About me

Availability (last updated – Fri 8th Oct 2021): At present, regular sessions are available on Tuesdays mornings. I also have some availability on Friday afternoons/ early evenings. I will update my availability as and when this changes. 

If you’re looking at this directory page because you’re looking for support, well done: to have started looking is an important and often a brave step.

Whether you end up meeting with me for counselling, with another counsellor, or receiving other help, please be assured that support is out there. There are as many reasons for accessing counselling as there are people - but there are a number of common themes: these include persistent low mood, anxiety, life changes, relationship problems, and personal development (being the best you can be). An initial conversation with a counsellor - with no obligation to continue in therapy after this first meeting - can be a good way of bringing your concerns into focus, and getting a sense of whether counselling could help.

I wish you well with your search for appropriate help and support, and I look forward to hearing from you if you decide to contact me.  At present (June 2021) I am able to offer phone, Zoom or 'in person' sessions to new clients, and am open to a no-obligation chat about how this can best meet your needs.

Training, qualifications & experience

I gained my Advanced Diploma in Gestalt Counselling from Fareham College, Hampshire in 2004, following four years' part-time study, a practice placement etc.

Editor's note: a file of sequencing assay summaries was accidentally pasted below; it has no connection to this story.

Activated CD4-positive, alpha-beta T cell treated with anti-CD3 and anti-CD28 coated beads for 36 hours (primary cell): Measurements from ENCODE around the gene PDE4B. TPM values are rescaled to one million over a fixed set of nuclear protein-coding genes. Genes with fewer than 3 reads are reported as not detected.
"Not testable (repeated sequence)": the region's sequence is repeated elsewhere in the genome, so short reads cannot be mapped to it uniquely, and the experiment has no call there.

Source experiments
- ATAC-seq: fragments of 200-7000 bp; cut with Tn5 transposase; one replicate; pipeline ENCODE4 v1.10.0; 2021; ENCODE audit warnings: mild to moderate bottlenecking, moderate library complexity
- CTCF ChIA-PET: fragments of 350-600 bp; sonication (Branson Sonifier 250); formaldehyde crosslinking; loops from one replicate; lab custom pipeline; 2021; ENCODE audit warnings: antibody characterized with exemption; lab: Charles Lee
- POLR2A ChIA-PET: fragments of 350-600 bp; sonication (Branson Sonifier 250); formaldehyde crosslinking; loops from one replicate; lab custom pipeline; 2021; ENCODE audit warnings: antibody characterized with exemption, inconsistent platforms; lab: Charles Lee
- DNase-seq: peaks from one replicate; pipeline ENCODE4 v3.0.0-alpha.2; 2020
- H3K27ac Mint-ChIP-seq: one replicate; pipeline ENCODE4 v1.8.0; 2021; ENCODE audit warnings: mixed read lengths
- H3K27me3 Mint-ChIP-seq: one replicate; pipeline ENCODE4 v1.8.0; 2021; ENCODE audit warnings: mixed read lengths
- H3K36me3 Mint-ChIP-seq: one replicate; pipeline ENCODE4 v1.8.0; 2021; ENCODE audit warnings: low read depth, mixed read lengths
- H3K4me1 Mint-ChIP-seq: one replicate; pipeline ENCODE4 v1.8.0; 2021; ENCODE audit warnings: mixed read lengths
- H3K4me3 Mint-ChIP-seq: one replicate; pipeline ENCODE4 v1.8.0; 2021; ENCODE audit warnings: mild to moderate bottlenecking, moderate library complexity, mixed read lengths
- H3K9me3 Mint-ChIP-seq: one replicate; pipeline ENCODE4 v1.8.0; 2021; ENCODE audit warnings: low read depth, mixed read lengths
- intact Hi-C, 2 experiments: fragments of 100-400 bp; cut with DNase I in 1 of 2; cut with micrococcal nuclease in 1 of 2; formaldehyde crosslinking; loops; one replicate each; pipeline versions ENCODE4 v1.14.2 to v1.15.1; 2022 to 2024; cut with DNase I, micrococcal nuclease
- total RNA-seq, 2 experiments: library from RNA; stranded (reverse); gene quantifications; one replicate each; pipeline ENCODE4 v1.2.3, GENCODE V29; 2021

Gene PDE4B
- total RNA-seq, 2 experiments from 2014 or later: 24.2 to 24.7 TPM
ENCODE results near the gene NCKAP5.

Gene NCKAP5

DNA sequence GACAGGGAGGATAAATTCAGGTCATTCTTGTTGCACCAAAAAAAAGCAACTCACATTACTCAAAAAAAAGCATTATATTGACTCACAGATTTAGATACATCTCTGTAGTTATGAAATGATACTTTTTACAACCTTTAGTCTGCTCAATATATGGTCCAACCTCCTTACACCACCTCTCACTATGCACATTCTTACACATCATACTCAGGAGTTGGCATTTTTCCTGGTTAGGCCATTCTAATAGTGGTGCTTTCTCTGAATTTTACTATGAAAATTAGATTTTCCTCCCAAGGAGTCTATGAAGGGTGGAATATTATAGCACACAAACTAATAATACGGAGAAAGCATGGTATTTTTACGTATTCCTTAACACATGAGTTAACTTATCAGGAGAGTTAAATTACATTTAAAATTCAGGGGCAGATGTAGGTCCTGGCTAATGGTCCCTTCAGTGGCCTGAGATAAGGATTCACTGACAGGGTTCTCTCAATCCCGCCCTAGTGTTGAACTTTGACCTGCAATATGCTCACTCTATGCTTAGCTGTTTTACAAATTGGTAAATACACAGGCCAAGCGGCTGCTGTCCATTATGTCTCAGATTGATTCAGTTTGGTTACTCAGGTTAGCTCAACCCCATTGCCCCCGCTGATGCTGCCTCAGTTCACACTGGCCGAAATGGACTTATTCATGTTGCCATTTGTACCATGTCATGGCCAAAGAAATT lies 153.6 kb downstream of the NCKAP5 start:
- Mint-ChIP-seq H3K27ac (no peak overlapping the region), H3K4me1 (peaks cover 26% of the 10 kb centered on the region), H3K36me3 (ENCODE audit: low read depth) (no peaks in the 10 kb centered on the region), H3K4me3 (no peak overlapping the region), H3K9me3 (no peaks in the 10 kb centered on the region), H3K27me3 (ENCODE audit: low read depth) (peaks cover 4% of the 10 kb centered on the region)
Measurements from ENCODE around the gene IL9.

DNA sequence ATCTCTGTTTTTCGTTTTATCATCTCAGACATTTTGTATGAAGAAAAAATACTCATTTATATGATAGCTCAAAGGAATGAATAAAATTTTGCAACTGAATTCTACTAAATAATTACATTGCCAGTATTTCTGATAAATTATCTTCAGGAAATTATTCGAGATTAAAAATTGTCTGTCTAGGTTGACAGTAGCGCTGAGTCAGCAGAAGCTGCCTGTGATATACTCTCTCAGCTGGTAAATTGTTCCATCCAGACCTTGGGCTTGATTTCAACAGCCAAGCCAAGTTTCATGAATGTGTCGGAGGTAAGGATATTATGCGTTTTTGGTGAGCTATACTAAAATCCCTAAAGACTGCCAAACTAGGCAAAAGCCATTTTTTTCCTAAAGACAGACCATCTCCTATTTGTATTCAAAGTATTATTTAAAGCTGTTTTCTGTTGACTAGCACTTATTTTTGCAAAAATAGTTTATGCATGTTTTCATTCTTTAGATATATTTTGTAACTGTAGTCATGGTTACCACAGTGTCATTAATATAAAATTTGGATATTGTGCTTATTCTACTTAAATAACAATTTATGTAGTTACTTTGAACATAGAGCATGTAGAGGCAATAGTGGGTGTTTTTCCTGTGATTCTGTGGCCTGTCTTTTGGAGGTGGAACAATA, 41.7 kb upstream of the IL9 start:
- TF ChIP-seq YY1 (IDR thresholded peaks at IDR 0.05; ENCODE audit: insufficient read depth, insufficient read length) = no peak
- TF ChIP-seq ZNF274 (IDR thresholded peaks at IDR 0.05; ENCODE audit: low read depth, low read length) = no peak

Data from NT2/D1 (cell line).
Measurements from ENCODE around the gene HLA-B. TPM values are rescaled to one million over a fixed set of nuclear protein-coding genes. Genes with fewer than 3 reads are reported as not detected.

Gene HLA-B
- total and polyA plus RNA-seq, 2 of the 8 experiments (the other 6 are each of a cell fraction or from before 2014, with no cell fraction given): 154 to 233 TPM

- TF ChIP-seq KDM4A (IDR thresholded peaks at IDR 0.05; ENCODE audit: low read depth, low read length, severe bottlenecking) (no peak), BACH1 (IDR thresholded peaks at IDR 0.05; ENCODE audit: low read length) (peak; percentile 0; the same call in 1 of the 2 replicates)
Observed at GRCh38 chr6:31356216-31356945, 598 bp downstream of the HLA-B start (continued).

Since then, I have worked - both in counselling and in pastoral leadership roles - in youthwork charities, mainstream and special schools, Children's Centres etc (full details on request, or at my website).  I have undertaken post-qualification training, and have also been involved in training other professionals, incl. Metropolitan Police officers involved in community liaison work.

I have a first degree in English Literature, and review books for Therapy Today and Private Practice magazines. I maintain a lively interest in literature and the arts; my latest feature article on what counsellors and therapists can learn from 'Coming of Age' cinema will appear in the June edition of the CYPF Journal (published by the British Association of Counselling and Psychotherapy).

Member organisations


British Association for Counselling & Psychotherapy

BACP is one of the UK’s largest professional bodies for counselling and psychotherapy. Therapists registered with the Association fall into a number of different membership categories such as Individual Member, Registered Member MBACP and Registered Member MBACP (Accred), each standing for different levels of training and experience. MBACP (Accred) and MBACP (Snr Accred) members have achieved a substantial level of training and experience approved by the Association.

Registered members can be found on the BACP Register, which was the first register to achieve Accredited Voluntary Register status issued by the Professional Standards Authority. Individual Members will have completed an appropriate counselling and/or psychotherapy course and started to practise, but will not appear on the BACP Register until they've progressed to Registered Member MBACP status.

All members are bound by a Code of Ethics & Practice and a Complaints Procedure. Accredited by the Professional Standards Authority.